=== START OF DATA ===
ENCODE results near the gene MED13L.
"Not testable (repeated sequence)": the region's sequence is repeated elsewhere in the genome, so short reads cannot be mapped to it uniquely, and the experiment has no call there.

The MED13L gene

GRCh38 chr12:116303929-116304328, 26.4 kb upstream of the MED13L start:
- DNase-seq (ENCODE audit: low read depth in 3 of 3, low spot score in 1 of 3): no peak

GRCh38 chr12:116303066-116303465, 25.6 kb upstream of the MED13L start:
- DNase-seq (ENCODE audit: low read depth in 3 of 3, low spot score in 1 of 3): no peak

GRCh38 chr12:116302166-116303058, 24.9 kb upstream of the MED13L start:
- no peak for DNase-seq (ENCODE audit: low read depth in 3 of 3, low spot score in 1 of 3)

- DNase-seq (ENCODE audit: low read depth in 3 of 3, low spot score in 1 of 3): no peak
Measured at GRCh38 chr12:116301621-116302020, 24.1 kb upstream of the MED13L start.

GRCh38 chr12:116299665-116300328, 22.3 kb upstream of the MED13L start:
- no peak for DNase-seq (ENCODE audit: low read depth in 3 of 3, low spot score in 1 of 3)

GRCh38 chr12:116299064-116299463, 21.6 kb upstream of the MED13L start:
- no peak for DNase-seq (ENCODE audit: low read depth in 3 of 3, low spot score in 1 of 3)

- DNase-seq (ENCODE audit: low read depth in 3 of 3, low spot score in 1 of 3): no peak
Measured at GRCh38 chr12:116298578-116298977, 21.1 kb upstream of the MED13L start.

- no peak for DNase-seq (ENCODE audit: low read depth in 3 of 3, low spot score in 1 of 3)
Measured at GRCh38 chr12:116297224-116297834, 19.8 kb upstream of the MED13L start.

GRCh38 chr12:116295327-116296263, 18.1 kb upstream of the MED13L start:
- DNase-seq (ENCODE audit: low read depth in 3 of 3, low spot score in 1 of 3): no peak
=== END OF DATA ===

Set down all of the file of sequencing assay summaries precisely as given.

ENCODE results near the gene MED13L.
"Not testable (repeated sequence)": the region's sequence is repeated elsewhere in the genome, so short reads cannot be mapped to it uniquely, and the experiment has no call there.

The MED13L gene

GRCh38 chr12:116303929-116304328, 26.4 kb upstream of the MED13L start:
- DNase-seq (ENCODE audit: low read depth in 3 of 3, low spot score in 1 of 3): no peak

GRCh38 chr12:116303066-116303465, 25.6 kb upstream of the MED13L start:
- DNase-seq (ENCODE audit: low read depth in 3 of 3, low spot score in 1 of 3): no peak

GRCh38 chr12:116302166-116303058, 24.9 kb upstream of the MED13L start:
- no peak for DNase-seq (ENCODE audit: low read depth in 3 of 3, low spot score in 1 of 3)

- DNase-seq (ENCODE audit: low read depth in 3 of 3, low spot score in 1 of 3): no peak
Measured at GRCh38 chr12:116301621-116302020, 24.1 kb upstream of the MED13L start.

GRCh38 chr12:116299665-116300328, 22.3 kb upstream of the MED13L start:
- no peak for DNase-seq (ENCODE audit: low read depth in 3 of 3, low spot score in 1 of 3)

GRCh38 chr12:116299064-116299463, 21.6 kb upstream of the MED13L start:
- no peak for DNase-seq (ENCODE audit: low read depth in 3 of 3, low spot score in 1 of 3)

- DNase-seq (ENCODE audit: low read depth in 3 of 3, low spot score in 1 of 3): no peak
Measured at GRCh38 chr12:116298578-116298977, 21.1 kb upstream of the MED13L start.

- no peak for DNase-seq (ENCODE audit: low read depth in 3 of 3, low spot score in 1 of 3)
Measured at GRCh38 chr12:116297224-116297834, 19.8 kb upstream of the MED13L start.

GRCh38 chr12:116295327-116296263, 18.1 kb upstream of the MED13L start:
- DNase-seq (ENCODE audit: low read depth in 3 of 3, low spot score in 1 of 3): no peak